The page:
Submitted as: development and technical paper
29 Aug 2023
Submitted as: development and technical paper |  | 29 Aug 2023
Status: this preprint is currently under review for the journal GMD.

Implementation and evaluation of updated photolysis rates in the EMEP MSC-W chemical transport model using Cloud-J v7.3e

Willem Elias van Caspel, David Simpson, Jan Eiof Jonson, Anna Maria Katarina Benedictow, Yao Ge, Alcide di Sarra, Giandomenico Pace, Massimo Vieno, Hannah Walker, and Mathew Heal

Abstract. The present work describes the implementation of the state of the art Cloud-J v7.3 photolysis rate calculation code in the EMEP MSC-W chemical transport model. Cloud-J calculates photolysis rates and accounts for cloud and aerosol optical properties at model run-time, replacing the old system based on tabulated values. The performance of Cloud-J is evaluated against aerial photolysis rate observations made over the Pacific Ocean, and against surface observations from three measurement sites in Europe. Numerical experiments are performed to investigate the sensitivity of the calculated photolysis rates to the spatial and temporal model resolution, input meteorology model, simulated ozone column, and cloud effect parameterization. These experiments indicate that the calculated photolysis rates are most sensitive to the choice of input meteorology model and cloud effect parameterization, while also showing that surface ozone photolysis rates can vary by up to 20 % due to daily variations in total ozone column. Further analysis investigates the impact of Cloud-J on the oxidizing capacity of the troposphere, aerosol radiative effect, and surface air quality predictions. Results find that the total tropospheric hydroxyl budget is increased by 26 %, while the radiative impact of aerosols is mostly limited to large tropical biomass burning regions. Overall, Cloud-J represents a major improvement over the tabulated system, leading to improved model performance for predicting carbon monoxide and daily maximum ozone surface concentrations. The bias is worsened for nitrogen dioxide, however, possibly hinting at model shortcomings elsewhere.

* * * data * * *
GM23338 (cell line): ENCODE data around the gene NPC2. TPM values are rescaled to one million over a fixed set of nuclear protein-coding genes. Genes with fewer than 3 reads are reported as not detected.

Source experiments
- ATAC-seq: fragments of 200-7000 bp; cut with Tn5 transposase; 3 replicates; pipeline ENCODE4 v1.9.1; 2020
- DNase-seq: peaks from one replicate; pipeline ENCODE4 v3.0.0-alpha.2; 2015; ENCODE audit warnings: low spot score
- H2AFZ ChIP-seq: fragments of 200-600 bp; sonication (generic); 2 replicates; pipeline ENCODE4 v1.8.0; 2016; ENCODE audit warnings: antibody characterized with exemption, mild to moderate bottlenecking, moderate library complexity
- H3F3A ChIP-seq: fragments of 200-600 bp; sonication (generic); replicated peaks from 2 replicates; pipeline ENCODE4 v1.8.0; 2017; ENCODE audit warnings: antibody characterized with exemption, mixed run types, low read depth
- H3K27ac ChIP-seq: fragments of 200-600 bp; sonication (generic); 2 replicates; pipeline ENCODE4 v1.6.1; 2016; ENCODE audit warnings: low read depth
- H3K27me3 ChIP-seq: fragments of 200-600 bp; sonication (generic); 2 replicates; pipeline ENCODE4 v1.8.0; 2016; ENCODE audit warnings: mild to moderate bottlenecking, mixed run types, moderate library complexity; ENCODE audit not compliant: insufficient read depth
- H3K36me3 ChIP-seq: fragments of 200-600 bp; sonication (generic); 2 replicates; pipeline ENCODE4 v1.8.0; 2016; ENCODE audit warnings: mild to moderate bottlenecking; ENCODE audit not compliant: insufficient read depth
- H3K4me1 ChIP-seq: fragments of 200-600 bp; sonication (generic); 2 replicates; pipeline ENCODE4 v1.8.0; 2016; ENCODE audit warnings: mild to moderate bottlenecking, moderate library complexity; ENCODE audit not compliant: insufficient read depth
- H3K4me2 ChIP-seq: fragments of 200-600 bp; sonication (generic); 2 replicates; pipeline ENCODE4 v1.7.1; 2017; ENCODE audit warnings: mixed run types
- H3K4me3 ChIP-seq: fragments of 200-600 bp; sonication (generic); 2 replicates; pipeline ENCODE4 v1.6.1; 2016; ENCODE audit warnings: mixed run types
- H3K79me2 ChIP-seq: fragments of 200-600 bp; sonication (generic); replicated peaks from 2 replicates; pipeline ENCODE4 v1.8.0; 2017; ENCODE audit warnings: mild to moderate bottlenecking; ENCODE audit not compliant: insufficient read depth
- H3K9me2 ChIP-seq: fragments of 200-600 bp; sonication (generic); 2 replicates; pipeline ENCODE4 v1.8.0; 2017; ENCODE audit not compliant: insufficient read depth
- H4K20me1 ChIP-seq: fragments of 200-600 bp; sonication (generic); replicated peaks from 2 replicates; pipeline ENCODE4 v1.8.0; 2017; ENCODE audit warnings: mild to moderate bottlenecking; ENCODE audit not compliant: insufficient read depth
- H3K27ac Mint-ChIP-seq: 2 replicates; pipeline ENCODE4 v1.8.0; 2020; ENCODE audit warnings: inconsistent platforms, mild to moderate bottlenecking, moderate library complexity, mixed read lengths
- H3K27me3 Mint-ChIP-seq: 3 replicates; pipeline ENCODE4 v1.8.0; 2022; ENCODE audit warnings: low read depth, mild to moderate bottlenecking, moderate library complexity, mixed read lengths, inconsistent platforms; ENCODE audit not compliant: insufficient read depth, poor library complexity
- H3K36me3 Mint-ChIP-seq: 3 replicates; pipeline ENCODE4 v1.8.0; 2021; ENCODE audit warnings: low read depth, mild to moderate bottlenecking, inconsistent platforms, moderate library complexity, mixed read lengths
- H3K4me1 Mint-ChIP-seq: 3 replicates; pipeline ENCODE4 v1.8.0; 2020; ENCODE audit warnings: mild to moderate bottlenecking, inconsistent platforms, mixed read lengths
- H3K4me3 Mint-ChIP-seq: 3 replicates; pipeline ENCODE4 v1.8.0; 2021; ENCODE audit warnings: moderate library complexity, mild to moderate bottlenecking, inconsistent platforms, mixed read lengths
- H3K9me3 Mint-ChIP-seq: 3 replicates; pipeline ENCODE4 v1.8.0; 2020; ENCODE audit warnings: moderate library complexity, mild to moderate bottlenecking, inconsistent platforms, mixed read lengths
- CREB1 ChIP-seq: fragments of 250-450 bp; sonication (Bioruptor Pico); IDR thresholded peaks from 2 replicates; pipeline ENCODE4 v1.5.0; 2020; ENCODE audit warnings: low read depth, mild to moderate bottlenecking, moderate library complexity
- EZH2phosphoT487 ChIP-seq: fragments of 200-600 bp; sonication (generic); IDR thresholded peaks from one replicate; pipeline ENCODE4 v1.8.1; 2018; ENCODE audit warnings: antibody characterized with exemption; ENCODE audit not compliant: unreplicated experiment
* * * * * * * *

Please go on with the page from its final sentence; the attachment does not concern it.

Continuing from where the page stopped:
Willem Elias van Caspel et al.

Status: open (until 06 Nov 2023)

Comment types: AC – author | RC – referee | CC – community | EC – editor | CEC – chief editor | : Report abuse
  • RC1: 'Comment on gmd-2023-147', Michael Prather, 13 Sep 2023 reply

Willem Elias van Caspel et al.

Willem Elias van Caspel et al.


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Short summary
Radiation coming from the sun is essential to atmospheric chemistry, driving the break-up, or photo-dissociation, of atmospheric molecules. This in turn affects the chemical composition and reactivity of the atmosphere. The representation of these photo-dissociation effects is therefore essential in atmospheric chemistry modeling. One such models is the EMEP MSC-W model, for which in this paper a new way of calculating the photo-dissociation rates is tested and evaluated.